Many use holiday correspondence to stay in touch with faraway friends. Why not send your family news on a piece of hand-marbled stationery, using a technique called Suminagashi. "It means 'floating ink' in Japanese," explains Jake Benson, a bookbinder who conducts Suminagashi workshops at the Pyramid Atlantic Art Center in Silver Spring. Developed in the 11th century during the Heian period, the aqueous-patterned paper was "originally reserved for the nobility," Benson says. "Later in the Edo period, it was allowed for use by commoners -- typically for personal poetry -- and in bookbinding."

You can practice this ancient craft with modern materials at home. First, spread a generous layer of newspapers around your work station and an area to dry the papers. Next, fill a wide baking pan with water an inch deep. For the floating ink, use Higgins blue drawing ink or traditional Yasutomo calligraphy inks in black or red, available at art supply stores. For a broader color repertoire, Benson recommends Boku Undo inks produced in Nara, Japan, "which is a traditional inkmaking center. . . . They developed a set of colors specifically for Suminagashi." In addition to red, blue and black, the set includes yellow, orange and green. Put a teaspoon of each color into plastic cups. You can improve the ink's ability to spread by adding one drop of Photo-Flo, a film developing chemical produced by Kodak. It can be found at photography shops that carry darkroom supplies.

Next, make a "noncolor" agent by mixing one tablespoon of water with five drops of Photo-Flo. Take two soft paintbrushes and dip one with ink and the other with the agent. Hold a brush in each hand; gently touch the water surface in the pan with the tip of the ink brush. The color will quickly spread. Next, touch the ink pool with the other brush; the agent will radiate into the color. Touch the surface with the ink and the agent alternately to create a bull's-eye. For variety, you can switch to an ink brush with a new color or swirl the ink with a toothpick.

When you see a pattern you like, gingerly place a piece of paper on the water surface for a second or two to absorb the ink. Quickly peel it away and put on newspaper to dry. "If you're doing this with kids, you can use newsprint or construction paper," Benson says. "But if you want something more archival, for wrapping paper or a card you would save, you want to use rice paper." Benson recommends Aitoh rice paper, also made in Japan.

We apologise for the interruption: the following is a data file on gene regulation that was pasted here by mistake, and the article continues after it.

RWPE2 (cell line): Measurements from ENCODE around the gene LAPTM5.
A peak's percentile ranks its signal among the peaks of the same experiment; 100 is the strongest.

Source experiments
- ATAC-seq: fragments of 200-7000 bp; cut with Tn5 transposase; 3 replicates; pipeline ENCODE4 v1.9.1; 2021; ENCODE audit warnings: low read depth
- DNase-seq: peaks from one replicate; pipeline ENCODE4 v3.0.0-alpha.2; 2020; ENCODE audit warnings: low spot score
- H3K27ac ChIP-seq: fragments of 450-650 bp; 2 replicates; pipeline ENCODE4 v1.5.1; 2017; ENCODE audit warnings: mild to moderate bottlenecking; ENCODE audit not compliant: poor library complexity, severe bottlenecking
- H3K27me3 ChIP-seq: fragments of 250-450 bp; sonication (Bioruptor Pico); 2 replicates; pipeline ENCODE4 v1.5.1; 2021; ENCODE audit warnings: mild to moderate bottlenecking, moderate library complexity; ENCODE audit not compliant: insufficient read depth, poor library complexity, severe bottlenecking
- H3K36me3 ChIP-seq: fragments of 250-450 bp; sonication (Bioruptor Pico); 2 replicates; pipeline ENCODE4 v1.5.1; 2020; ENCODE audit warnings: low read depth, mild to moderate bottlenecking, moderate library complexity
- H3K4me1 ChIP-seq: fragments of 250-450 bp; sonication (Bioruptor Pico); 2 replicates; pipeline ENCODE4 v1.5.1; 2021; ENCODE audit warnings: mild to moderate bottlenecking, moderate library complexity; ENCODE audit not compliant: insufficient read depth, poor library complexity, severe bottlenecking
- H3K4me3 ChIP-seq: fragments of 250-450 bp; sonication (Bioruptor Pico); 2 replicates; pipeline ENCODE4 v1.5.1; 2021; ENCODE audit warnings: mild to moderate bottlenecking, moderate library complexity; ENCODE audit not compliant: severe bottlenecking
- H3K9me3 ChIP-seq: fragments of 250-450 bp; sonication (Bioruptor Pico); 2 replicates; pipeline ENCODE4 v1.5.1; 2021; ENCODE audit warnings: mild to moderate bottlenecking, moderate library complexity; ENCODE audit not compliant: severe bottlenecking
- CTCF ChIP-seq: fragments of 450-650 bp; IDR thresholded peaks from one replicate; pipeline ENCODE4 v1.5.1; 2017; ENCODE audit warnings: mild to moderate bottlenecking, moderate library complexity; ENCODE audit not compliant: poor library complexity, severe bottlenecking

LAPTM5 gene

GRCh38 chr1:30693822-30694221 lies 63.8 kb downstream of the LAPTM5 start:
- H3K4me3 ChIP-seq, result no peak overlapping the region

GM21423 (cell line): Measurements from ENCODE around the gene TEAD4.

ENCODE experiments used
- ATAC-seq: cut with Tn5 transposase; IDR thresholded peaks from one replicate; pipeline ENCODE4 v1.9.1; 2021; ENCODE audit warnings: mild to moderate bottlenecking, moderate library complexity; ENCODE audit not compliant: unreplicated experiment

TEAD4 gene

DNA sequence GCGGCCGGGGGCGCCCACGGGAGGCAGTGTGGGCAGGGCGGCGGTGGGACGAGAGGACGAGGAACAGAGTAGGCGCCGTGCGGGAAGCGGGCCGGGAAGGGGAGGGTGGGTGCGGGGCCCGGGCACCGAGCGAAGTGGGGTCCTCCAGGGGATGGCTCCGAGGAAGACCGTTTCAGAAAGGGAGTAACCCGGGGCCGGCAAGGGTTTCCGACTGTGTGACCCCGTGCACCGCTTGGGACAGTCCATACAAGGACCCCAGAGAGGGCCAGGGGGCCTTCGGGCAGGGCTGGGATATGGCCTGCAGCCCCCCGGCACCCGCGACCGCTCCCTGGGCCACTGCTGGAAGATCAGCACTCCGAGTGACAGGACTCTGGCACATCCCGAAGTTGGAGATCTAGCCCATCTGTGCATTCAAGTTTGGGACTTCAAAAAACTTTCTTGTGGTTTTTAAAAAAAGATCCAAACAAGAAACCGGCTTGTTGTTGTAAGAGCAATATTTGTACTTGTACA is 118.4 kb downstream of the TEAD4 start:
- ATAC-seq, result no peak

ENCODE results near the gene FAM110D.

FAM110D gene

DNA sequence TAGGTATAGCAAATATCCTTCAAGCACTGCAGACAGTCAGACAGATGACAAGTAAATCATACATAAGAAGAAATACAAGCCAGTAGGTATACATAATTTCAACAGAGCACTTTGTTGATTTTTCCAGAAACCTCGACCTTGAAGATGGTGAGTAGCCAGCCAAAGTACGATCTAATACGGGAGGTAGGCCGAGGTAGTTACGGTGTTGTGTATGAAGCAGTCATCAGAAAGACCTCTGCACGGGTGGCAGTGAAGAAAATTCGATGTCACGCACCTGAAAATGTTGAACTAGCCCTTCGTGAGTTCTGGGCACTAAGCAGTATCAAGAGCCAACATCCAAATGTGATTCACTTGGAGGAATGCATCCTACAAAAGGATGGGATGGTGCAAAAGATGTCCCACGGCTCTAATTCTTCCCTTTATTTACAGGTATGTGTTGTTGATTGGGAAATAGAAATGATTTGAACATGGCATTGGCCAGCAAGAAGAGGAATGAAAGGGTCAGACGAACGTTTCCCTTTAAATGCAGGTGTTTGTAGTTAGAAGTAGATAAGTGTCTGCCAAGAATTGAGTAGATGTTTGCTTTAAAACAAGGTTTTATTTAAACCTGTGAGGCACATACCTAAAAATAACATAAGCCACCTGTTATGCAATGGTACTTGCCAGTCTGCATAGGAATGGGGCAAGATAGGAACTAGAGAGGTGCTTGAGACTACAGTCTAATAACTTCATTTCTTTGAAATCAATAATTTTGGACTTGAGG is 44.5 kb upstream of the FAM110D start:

Before making another sheet, clean the water surface of all ink and agent by skimming it with strips of newspaper.

You can use the Suminagashi paper as stationery itself and dash off a haiku to a sweetheart. I like to decorate a box of plain cards with bands of Suminagashi. Measure and cut the decorative paper into inchwide strips. Dot the edge of the card with glue and carefully place the strip on the card's left vertical edge. Flatten the card by weighting it with a telephone book overnight. A set of Suminagashi stationery is sure to impress a friend or relative.

PAPER SOURCE -- 3019 M St. NW. 202-298-5545. Open Monday-Saturday 10 to 8, Sundays 11 to 7. Boku Undo Suminagashi Innovation Marbling Set, $15.20. Aitoh rice paper, 48 sheets, $8.

PLAZA ARTIST MATERIALS -- 8209 Georgia Ave., Silver Spring. 301-587-5581. Open Monday-Friday 9 to 6:30, Saturdays 9 to 6, Sundays noon to 5. Other locations in Bethesda, Rockville, Fairfax and the District. Higgins Drawing Ink, blue, one-ounce bottle, $2.95. Yasutomo Sumi Ink, black or red, two-ounce bottle, $4.15.

PHOTOGRAPHY CENTER OF BETHESDA -- 8216 Wisconsin Ave., Bethesda. 301-986-1829. Kodak Photo-Flo, four-ounce bottle, $3.90. Open Monday-Friday 10 to 7; Saturdays 10 to 3.

The Suminagashi ("floating ink") marbling technique was developed in 11th-century Japan. To make stationery, alternate touching the water surface, left, with brushes dipped in ink and a "noncolor" agent. Touch paper to the water so it absorbs the ink. Lift the paper from the water.